Ravens change up defensive picture emphatically in 34-6 drubbing of Chargers


BALTIMORE — Ravens defensive coordinator Wink Martindale mentioned the need to “do some different things and change up pictures” this week with a unit that wasn’t living up to its lofty standard despite a 4-1 start to 2021.

That didn’t mean Ed Reed and Ray Lewis would magically be walking through the tunnel to take on the red-hot Los Angeles Chargers, but the return of safety DeShon Elliott and the insertion of veteran inside linebacker Josh Bynes into the starting lineup sure made a difference against an offense that had scored 75 points over the previous two weeks. And that shootout many anticipated never materialized as the Ravens played the part of an NFL heavyweight on both sides of the ball and the Chargers looked more like a sparring partner in a 34-6 demolition on Sunday.

As he did two years ago upon returning to the Ravens, the 32-year-old Bynes calmed a position of concern — for one week anyway — with six tackles (one for a loss) and a pass breakup and allowed the struggling Patrick Queen to shift to the weak-side position. Meanwhile, Elliott was one of the best players on the field, recording his first career interception, a sack, a second pass breakup, and another quarterback hit. The impact of those lineup changes was more than their individual contributions, however, as the Ravens dominated at every level of the defense to hold the Chargers to 26 rushing yards and second-year quarterback prodigy Justin Herbert to 195 passing yards, the second-lowest total of his career.  

“He does notch things up a little bit from an intensity standpoint,” said head coach John Harbaugh about Elliott. “I feel like whenever you put a player in a position where he does well, he doesn’t just add what he does. He puts everybody else kind of in a slot where they do better too.”

Yes, the entire defense brought a higher level of play in what was easily one of its best performances of the Martindale era. It was quite a change from the floundering unit that was merely along for the ride for Lamar Jackson’s heroics in the 31-25 overtime win over Indianapolis last week. On the heels of that defensive performance against the mediocre Colts, one couldn’t have known if even 34 points would have been enough against the high-scoring Chargers after Cleveland had scored 42 against them in a losing effort the previous week.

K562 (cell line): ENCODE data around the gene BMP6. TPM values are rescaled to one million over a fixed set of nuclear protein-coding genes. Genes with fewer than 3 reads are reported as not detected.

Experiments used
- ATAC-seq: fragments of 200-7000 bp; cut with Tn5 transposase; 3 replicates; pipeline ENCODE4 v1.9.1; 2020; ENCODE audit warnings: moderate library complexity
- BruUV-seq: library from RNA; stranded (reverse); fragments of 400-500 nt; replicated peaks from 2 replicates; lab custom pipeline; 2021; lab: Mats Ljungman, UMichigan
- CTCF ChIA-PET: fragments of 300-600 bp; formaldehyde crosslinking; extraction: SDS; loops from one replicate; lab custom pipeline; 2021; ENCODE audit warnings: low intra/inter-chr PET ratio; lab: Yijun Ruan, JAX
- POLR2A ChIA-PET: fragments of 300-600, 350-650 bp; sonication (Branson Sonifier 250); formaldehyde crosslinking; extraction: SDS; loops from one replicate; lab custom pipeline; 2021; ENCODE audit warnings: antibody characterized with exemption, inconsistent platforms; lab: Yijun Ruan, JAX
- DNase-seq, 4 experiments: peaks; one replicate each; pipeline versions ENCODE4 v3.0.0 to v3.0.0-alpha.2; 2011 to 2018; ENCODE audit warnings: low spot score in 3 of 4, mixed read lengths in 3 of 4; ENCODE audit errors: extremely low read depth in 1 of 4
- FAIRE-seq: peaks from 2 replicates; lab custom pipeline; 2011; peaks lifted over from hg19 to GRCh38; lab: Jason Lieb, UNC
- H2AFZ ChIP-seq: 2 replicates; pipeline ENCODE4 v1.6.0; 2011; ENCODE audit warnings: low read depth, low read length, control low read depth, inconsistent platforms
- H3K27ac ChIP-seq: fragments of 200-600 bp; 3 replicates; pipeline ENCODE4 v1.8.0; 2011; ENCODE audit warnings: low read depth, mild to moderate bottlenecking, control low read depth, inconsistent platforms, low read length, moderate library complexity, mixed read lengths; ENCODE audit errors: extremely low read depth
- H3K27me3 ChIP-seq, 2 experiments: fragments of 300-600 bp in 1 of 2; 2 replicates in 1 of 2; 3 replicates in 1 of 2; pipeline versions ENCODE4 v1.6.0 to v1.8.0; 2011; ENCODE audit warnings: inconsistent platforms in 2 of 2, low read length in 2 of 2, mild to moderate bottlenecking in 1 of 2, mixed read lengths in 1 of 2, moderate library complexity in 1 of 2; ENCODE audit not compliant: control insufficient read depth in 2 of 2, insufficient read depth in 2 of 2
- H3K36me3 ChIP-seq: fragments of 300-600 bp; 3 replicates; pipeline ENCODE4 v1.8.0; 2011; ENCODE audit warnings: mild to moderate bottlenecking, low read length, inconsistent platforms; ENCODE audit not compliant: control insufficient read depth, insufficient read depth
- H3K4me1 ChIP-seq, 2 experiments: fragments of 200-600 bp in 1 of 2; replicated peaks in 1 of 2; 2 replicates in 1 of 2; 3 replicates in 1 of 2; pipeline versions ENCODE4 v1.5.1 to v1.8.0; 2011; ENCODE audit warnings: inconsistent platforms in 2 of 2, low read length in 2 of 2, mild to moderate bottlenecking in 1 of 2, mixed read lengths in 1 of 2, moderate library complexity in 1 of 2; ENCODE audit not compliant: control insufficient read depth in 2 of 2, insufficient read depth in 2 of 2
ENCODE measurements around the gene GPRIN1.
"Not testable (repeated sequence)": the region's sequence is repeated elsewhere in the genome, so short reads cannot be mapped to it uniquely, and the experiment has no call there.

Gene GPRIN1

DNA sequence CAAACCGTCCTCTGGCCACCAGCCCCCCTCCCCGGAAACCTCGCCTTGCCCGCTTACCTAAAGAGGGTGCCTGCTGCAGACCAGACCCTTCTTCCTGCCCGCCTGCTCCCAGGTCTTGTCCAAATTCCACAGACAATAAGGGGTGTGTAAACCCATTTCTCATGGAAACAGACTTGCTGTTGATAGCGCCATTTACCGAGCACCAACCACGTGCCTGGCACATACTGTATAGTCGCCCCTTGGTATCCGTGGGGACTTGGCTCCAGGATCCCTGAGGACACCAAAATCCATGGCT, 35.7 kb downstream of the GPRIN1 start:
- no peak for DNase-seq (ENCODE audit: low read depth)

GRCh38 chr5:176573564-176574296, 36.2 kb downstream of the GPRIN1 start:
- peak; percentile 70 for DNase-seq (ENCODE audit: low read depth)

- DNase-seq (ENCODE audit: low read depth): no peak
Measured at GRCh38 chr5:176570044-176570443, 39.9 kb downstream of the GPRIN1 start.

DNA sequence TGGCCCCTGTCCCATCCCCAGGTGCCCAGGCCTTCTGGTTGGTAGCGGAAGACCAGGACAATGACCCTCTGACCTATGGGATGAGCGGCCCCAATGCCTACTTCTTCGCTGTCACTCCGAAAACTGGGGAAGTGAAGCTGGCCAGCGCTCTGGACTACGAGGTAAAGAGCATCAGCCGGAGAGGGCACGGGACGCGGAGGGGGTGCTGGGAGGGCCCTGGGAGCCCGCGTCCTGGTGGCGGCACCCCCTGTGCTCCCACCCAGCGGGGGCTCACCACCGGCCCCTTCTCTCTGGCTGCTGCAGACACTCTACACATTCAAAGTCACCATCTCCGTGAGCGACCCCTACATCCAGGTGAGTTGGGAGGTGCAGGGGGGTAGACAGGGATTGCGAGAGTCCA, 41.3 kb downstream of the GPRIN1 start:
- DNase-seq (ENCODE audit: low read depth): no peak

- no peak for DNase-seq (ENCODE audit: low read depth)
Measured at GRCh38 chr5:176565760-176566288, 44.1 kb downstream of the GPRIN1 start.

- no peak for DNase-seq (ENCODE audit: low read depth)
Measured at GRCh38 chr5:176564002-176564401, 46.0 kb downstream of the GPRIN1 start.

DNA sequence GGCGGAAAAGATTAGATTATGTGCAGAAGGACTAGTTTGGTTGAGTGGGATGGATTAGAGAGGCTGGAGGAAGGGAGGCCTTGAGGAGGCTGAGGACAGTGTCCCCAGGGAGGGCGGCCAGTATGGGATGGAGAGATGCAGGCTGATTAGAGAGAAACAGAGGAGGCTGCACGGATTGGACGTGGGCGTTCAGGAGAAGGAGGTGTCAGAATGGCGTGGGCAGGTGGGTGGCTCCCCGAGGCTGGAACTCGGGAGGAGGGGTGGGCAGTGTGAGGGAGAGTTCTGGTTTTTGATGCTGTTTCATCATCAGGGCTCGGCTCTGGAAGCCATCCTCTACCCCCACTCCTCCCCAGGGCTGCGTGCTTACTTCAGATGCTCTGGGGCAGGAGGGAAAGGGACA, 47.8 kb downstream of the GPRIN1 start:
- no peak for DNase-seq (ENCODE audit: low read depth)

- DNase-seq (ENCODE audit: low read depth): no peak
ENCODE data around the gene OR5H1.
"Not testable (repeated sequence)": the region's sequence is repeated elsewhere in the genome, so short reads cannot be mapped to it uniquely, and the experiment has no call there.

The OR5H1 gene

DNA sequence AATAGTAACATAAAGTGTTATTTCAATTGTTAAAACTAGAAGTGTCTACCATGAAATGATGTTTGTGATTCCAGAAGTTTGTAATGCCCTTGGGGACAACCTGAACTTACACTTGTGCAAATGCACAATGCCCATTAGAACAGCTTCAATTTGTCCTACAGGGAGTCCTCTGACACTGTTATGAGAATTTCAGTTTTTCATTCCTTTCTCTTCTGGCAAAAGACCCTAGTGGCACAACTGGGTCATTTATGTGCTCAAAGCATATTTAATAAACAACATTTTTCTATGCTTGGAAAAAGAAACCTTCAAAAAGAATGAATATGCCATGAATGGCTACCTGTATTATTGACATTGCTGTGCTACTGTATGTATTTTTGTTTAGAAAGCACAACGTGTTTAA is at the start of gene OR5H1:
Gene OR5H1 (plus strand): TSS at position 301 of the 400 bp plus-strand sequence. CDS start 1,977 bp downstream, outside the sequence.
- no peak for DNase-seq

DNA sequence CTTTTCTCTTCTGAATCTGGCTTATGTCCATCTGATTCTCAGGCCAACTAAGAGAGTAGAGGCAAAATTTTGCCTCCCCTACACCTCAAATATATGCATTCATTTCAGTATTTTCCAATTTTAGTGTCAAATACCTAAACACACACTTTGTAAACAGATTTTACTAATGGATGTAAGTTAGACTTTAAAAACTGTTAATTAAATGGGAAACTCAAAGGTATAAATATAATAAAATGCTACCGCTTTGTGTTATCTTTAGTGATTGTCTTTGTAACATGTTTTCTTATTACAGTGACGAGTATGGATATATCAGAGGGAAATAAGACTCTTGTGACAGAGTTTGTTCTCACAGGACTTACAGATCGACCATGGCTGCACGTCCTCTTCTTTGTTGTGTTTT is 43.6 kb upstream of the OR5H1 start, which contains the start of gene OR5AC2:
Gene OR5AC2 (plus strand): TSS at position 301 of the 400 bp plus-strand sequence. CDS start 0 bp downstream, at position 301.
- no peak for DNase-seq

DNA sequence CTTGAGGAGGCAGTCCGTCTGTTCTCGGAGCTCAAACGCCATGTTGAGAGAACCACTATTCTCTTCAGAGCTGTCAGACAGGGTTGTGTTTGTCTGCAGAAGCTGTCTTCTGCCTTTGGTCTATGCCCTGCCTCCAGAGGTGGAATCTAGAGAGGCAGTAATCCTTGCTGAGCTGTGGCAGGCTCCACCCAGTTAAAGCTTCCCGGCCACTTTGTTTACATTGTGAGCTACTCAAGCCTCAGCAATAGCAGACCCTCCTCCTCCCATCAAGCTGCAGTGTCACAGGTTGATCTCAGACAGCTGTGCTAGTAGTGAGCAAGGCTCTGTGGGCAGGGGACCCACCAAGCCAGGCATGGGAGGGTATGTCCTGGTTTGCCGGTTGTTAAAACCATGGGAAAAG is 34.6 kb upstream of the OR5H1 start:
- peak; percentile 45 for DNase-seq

Instead, Baltimore turned in the kind of complementary throttling that became the norm two years ago on the way to a franchise-record 14-2 season. Excelling in all three phases of the game against a team perceived to be one of the AFC’s best, the Ravens’ fifth straight win put the rest of the NFL on notice that they’re for real despite the brutal run of preseason injuries and a couple closer-than-expected victories that required some late-game good fortune. 

On Sunday, the offense frankly did what it was supposed to do against the league’s worst run defense, rushing for 187 yards with Latavius Murray, Le’Veon Bell, and Devonta Freeman all finding the end zone. And though still turning in a better performance than the final numbers indicated, Jackson didn’t need to be Superman this week, a scary thought for the rest of the AFC. The Ravens scoring 34 points was hardly a surprise, but this year’s defense hadn’t yet shown such a complete performance against a team like the Chargers was possible. 

The 33 yards gained on the opening possession would be the most Los Angeles would gain on a drive until the fourth quarter when the outcome had long been determined. The Ravens stopped the run, harassed and confused Herbert with a variety of looks, contained dynamic wide receivers Keenan Allen and Mike Williams, and tackled, that last point being a sore spot in previous weeks.

“There have been many games where we flashed for a quarter, flashed for two quarters, but not four full quarters,” said cornerback Marlon Humphrey, who allowed only two catches for 19 yards on seven targets. “It’s always been those one or two quarters where we played the way we wanted, but today we just put it all together and we played as a team. This week, we talked on bringing more energy, playing together as one — not one guy making a tackle, two guys making a tackle, angles.

“It was just the fundamental basics, and I feel like we were getting back to Ravens’ defense that the Ravens are known for.”

Harbaugh downplayed what the blowout victory meant in the big picture, describing it only as “a really good day today.” But in the same way that Jackson’s career passing night against Indianapolis showcased the ability to overcome a multi-score deficit and throw the football all over the field when the running game was a non-factor, the Ravens dominating defensively just gave opponents something else to worry about moving forward. 

They certainly changed up the picture.

“It’s a long season. There’s going to be something about each and every [game],” said Bynes, now in his third stint with Baltimore. “That’s what makes them so special. At the end of the day, like I told the guys, ‘One play and one series at a time.'”